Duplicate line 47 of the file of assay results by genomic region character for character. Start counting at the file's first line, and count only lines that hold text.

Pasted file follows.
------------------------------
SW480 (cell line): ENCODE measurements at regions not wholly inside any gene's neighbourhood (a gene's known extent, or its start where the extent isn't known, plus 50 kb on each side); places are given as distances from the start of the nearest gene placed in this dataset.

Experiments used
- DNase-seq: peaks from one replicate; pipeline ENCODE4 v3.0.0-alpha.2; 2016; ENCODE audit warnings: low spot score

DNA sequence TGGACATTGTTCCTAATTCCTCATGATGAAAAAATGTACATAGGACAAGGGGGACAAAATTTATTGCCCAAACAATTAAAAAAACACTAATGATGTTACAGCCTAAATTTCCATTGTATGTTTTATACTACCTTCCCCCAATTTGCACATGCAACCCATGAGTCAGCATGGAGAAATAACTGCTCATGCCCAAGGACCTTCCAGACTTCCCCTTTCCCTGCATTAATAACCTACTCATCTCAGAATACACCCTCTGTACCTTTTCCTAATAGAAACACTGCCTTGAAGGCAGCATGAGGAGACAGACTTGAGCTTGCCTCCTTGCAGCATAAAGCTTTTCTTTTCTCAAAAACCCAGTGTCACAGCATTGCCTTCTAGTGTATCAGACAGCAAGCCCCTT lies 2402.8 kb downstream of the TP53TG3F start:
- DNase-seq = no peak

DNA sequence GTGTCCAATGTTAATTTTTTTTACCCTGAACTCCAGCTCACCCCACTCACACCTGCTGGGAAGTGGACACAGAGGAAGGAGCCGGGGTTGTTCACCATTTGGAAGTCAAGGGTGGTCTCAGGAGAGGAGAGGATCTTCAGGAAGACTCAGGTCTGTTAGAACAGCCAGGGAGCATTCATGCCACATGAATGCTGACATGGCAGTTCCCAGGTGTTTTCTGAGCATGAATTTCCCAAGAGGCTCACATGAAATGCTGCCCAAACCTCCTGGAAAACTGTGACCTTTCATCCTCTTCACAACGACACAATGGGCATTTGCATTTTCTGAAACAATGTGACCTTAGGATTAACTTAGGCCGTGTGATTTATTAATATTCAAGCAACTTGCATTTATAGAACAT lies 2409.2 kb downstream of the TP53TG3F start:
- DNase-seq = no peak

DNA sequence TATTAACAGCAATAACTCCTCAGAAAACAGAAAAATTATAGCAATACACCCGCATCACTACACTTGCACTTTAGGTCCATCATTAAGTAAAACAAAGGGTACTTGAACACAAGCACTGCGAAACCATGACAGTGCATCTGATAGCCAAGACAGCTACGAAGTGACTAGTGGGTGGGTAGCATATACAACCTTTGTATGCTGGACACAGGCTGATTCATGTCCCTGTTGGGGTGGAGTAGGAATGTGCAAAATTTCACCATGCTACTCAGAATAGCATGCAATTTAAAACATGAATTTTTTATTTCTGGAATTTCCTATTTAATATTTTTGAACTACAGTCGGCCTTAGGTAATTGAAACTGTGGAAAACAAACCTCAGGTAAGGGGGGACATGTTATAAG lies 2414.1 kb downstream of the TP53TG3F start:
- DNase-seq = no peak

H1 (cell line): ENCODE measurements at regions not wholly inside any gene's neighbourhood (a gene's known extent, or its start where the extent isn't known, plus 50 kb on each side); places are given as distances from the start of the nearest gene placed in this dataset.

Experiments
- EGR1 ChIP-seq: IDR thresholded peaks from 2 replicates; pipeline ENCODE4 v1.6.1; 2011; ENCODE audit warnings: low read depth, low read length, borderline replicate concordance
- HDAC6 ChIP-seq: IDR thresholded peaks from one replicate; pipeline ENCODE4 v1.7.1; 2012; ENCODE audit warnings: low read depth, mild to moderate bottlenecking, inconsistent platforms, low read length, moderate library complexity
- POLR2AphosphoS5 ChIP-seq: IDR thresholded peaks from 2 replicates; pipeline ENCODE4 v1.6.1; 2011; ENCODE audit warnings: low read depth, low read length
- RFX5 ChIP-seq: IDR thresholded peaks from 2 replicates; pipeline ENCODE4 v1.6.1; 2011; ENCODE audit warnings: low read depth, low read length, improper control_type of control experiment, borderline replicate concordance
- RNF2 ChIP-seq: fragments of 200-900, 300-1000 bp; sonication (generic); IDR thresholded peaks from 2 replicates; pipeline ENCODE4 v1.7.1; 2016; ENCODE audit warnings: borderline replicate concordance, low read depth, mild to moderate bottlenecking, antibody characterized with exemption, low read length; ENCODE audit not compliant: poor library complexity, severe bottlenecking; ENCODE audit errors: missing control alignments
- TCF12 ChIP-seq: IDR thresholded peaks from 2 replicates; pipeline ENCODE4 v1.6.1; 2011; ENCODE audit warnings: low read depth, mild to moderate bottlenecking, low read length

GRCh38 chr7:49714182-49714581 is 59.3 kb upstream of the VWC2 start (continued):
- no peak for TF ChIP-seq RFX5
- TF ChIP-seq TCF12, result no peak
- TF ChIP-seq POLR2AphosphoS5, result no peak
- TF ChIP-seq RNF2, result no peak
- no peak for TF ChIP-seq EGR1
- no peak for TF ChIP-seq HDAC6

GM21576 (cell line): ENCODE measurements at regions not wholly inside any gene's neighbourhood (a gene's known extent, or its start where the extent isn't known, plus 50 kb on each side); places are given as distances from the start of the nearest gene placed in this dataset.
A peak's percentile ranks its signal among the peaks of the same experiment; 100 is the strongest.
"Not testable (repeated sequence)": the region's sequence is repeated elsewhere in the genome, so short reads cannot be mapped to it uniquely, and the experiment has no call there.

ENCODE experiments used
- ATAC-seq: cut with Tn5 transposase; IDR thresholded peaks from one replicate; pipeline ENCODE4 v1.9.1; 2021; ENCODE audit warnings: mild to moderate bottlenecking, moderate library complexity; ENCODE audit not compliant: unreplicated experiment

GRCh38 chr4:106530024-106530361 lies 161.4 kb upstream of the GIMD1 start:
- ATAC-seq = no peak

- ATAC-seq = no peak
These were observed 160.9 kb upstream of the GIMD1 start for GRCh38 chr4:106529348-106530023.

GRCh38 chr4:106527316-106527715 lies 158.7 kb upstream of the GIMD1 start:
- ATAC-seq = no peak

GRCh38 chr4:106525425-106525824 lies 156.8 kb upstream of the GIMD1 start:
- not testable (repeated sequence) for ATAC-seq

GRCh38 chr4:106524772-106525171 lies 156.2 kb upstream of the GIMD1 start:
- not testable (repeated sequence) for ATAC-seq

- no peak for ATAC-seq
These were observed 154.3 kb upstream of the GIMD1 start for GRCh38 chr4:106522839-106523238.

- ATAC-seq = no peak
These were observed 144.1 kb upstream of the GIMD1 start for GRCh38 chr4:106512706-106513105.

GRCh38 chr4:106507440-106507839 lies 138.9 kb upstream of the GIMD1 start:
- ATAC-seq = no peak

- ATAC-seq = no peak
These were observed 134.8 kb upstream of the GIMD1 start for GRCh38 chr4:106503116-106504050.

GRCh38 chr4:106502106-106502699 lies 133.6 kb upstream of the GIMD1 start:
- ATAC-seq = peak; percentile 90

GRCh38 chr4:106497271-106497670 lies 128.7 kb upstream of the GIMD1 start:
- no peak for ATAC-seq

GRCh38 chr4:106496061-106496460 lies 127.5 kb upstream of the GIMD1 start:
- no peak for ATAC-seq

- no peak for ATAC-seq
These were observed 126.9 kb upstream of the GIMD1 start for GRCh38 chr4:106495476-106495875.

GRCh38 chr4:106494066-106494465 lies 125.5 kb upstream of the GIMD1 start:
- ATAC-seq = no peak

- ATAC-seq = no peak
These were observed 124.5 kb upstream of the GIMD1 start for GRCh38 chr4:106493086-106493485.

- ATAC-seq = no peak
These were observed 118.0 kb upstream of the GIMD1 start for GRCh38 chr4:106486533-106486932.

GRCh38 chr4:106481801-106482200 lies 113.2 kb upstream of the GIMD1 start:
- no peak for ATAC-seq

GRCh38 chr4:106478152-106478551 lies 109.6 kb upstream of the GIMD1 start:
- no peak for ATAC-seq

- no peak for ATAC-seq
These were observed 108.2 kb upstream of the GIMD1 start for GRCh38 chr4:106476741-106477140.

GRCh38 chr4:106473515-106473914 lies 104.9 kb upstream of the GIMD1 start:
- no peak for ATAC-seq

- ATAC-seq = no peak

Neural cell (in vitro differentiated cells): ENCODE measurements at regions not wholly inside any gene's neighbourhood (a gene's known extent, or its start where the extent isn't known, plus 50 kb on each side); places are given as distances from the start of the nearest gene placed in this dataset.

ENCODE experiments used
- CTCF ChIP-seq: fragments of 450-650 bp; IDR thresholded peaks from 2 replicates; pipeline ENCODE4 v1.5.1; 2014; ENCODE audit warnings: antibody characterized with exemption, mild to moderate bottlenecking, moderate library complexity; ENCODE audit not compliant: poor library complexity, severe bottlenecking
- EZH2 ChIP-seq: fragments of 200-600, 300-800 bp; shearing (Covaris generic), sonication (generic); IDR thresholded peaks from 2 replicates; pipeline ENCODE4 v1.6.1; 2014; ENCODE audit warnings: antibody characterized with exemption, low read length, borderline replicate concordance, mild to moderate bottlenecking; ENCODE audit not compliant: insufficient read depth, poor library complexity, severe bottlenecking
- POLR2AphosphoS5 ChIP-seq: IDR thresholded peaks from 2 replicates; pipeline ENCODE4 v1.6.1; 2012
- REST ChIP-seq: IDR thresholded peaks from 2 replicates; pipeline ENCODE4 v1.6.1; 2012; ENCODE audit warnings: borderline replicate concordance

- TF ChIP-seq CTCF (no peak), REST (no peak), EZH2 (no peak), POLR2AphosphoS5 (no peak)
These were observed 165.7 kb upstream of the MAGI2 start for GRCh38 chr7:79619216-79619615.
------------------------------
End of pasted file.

These were observed 134.8 kb upstream of the GIMD1 start for GRCh38 chr4:106503116-106504050.